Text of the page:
The mixture of ribbons, wigs, dresses, shoes and desserts is visual eye candy. According to other movie critics and bloggers who have critiqued this movie, many who have seen this movie have criticized this as a selfish attempt to sympathize with a stupid girl only interested in herself, but I think Coppola creates a very real and likeable character. The abundant excessiveness and overspending seems like a common reaction of a girl so young thrown into a world like the one she was thrown in. Take today’s heiress for example; she is not yet in charge her inherited empire, so she spends her days shopping, playing with her puppy, partying and boozing. Not that any girl with money out the ass would not do the exact same thing. That is why this film is so enjoyable, it is like being in a fantasy world and you feel like the pretty princess. It is made very apparent that the director wanted the film to be like this because the film rarely deals with any substantial issues such as war, poverty, famine and anything historically important for that matter, at all until the very end of the movie. It never directly affects Antoinette’s life, so we never really see the “dark side of her world.” Her husband and her grandfather king are the only ones who deal with issues if they are brought up. The drama and the cliquish nature that you see with the young royals are both amusing and historically accurate; a much more accurate example of daily life in Versailles than any other theatrical film.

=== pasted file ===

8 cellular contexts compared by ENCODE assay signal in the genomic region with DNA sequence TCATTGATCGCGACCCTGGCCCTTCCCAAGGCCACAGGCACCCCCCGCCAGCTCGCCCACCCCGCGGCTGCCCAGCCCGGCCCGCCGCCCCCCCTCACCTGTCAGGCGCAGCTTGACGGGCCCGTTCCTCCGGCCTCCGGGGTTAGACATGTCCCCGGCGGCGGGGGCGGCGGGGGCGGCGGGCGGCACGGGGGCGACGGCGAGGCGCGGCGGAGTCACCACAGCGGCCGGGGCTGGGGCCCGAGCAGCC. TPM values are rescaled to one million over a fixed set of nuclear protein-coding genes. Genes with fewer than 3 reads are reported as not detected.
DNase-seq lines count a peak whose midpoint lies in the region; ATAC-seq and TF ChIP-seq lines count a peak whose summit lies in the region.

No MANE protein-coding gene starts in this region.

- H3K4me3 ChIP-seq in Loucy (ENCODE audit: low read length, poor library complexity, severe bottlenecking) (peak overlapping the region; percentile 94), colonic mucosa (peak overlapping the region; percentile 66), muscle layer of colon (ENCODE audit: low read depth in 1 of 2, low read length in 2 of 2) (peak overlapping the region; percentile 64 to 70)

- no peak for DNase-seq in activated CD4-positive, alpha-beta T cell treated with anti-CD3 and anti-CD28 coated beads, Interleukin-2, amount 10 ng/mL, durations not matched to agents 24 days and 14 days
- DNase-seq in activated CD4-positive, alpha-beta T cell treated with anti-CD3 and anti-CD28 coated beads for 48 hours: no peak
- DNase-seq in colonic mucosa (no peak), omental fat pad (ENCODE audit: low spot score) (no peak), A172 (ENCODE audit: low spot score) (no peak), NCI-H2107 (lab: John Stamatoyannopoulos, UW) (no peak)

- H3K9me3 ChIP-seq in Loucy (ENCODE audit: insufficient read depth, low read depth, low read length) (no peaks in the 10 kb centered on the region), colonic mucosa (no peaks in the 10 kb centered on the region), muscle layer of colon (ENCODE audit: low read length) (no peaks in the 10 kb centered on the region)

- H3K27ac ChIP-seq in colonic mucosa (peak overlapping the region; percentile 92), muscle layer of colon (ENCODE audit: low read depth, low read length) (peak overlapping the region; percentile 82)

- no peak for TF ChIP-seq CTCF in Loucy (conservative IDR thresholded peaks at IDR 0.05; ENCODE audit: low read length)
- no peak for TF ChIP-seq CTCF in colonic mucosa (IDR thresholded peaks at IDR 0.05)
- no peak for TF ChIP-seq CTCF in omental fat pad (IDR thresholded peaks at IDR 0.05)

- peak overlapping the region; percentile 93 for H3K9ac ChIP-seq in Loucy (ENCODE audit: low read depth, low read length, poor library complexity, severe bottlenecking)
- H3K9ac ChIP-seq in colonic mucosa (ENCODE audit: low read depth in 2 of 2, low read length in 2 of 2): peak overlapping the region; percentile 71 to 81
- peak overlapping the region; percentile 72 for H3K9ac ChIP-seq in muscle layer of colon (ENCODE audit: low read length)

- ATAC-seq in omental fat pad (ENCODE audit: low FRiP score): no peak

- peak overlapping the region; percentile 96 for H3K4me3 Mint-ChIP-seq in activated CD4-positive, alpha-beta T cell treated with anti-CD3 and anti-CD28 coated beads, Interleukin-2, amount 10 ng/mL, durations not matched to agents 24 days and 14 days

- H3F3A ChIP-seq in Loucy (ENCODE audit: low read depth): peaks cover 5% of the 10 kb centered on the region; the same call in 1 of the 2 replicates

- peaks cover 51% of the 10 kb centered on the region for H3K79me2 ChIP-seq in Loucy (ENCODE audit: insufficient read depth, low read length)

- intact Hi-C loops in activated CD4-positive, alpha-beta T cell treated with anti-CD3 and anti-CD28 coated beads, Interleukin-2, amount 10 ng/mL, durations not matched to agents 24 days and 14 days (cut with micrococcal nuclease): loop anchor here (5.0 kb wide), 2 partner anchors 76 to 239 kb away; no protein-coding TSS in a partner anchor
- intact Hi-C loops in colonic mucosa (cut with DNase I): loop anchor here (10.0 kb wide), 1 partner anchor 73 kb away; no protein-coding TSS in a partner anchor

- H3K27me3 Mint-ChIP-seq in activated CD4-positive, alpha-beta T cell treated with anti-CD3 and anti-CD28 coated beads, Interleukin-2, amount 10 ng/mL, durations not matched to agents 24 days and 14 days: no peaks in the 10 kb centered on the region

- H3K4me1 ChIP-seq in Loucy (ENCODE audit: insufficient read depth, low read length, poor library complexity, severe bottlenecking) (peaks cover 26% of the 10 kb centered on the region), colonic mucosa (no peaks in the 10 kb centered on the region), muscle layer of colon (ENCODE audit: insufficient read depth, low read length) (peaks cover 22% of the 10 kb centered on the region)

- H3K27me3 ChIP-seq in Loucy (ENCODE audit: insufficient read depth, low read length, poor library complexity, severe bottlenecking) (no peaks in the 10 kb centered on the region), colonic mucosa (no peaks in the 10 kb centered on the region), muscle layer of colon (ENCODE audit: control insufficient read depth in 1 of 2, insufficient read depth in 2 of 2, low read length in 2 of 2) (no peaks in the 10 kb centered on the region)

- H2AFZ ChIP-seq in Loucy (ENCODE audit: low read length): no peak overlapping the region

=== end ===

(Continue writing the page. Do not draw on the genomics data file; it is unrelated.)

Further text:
The lack of intellectual and political material in the film is drowned out by the wonderful nineteen eighties rock inspired soundtrack. The music complements and embellishes the personalities of the young characters. The music not only appeals to a younger crowed but it makes the characters appear more life like and human. Brian Reitzell, the music coordinator with whom Sophia Copolla worked with in A Knights Tale, Lost in Translation and The Virgin Suicides, brings a fresh vibe to the film through sound. He uses modern and eighties classics blended with classic 18th century sounds to keep the film flowing perfectly with the emotional idea of the story and makes the characters more appealing and real life-like.

Overall, this movie is another classic Sophia Copolla film, after watching it you know you haven’t gained anything; no moral lessons, no life changing experience not even any tears. But, do you really need that every time you watch a motion picture? Maybe you do maybe you don’t, but this colorful film was a worth while movie that gives you a feeling of stillness and triggers every calming button in your body. From the beauty of the picture to the music, Sophia Copolla scored with this film, the simplicity of the film makes it a winner.